Gcn4p, a master regulator of gene expression, is controlled at multiple levels by diverse signals of starvation and stress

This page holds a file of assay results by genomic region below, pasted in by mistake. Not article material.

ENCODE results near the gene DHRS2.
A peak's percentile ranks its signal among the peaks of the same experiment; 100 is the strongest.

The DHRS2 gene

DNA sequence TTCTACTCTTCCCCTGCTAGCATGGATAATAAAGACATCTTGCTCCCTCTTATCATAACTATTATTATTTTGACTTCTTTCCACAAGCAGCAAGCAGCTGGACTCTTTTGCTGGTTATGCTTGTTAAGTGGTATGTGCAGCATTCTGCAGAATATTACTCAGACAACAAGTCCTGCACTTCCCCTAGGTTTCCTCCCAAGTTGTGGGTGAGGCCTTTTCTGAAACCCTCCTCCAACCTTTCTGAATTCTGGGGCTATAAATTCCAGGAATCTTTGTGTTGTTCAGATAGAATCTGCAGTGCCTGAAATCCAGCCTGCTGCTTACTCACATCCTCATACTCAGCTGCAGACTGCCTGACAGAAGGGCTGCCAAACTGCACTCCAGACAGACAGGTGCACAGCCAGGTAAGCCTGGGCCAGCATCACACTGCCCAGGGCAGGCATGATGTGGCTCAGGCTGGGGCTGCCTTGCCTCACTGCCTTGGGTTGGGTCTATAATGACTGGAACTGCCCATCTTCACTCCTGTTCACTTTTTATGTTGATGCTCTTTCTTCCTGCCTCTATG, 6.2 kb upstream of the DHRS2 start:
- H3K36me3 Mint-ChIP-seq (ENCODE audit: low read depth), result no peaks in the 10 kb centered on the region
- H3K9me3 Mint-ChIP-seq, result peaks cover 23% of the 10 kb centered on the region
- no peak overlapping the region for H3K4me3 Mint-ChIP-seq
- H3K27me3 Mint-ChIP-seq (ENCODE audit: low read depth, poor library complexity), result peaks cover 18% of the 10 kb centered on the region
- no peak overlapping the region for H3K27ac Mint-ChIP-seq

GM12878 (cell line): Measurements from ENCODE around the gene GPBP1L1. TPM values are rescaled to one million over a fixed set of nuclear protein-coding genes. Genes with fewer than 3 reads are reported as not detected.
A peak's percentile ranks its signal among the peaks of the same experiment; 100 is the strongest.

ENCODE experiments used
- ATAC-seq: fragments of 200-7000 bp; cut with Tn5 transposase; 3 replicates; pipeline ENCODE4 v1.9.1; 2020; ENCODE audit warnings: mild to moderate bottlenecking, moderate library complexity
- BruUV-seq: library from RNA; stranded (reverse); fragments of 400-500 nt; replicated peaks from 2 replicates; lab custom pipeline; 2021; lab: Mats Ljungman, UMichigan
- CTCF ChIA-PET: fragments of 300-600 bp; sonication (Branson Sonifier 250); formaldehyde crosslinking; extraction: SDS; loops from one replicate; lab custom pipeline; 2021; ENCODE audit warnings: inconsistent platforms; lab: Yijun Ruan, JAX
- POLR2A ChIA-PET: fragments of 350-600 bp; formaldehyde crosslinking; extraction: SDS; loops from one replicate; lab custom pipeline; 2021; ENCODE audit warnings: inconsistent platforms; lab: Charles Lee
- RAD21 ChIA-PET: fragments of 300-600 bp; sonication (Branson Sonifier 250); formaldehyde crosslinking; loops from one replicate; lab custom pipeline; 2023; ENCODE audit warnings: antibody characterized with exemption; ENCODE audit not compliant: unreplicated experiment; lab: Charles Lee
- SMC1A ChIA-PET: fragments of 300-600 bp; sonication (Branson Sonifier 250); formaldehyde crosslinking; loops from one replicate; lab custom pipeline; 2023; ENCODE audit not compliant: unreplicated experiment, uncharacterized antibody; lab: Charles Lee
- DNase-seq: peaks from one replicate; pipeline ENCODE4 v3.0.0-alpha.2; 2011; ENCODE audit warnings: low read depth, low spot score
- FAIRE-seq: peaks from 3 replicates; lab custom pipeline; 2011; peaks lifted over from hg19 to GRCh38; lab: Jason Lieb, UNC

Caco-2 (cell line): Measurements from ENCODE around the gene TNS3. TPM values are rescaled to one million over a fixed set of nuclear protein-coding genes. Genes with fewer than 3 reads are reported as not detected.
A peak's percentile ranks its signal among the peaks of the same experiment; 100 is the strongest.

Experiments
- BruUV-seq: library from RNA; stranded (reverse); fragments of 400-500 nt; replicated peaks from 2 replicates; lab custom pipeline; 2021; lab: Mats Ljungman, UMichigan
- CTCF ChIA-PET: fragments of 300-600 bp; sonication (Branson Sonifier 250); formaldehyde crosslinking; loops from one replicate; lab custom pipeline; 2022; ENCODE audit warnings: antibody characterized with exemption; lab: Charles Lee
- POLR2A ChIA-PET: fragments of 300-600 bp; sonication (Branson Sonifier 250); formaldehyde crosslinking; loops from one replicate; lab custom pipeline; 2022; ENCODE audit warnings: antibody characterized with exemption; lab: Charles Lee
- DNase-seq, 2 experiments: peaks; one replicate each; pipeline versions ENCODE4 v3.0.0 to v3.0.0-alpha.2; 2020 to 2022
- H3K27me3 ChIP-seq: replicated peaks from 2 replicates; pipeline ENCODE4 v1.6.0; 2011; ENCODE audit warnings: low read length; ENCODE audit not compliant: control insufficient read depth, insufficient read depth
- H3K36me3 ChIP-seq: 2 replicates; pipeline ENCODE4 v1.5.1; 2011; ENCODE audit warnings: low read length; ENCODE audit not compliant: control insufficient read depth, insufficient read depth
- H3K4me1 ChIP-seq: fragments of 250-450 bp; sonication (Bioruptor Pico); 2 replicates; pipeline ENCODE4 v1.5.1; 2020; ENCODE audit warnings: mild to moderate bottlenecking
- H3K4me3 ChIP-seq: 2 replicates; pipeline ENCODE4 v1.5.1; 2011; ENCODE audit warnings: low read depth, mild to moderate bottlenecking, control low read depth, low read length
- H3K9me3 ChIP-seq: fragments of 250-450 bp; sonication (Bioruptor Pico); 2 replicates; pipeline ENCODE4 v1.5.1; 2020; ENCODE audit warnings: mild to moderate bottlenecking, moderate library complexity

All cells undergo rapid transcriptional reprogramming in response to environmental changes by mobilizing transcriptional activators and repressors. Transcriptional activator proteins function by binding to specific DNA sequences and recruiting the transcriptional machinery to the promoters of genes under their control. Various mechanisms have been elucidated for stimulating activator function in response to environmental signals. For example, when cells of the yeast Saccharomyces cerevisiae are shifted to medium with galactose as a carbon source, the activator Gal4p is released from the inhibitory effects of the repressor Gal80p, which binds to the Gal4p activation domain (43). Other yeast transcriptional activators are regulated at the level of nuclear localization. This group includes Pho4p, Gln3p, and Yap1p, whose presence in the nucleus is coupled to the levels of inorganic phosphate, the quality of the nitrogen source, and oxidative stress, respectively (3, 45). The activator Gcn4p is regulated by a unique translational control mechanism that increases the cellular concentration of Gcn4p in amino acid-starved cells, where increased transcription of amino acid biosynthetic genes under its control is essential to maintaining cell growth (36).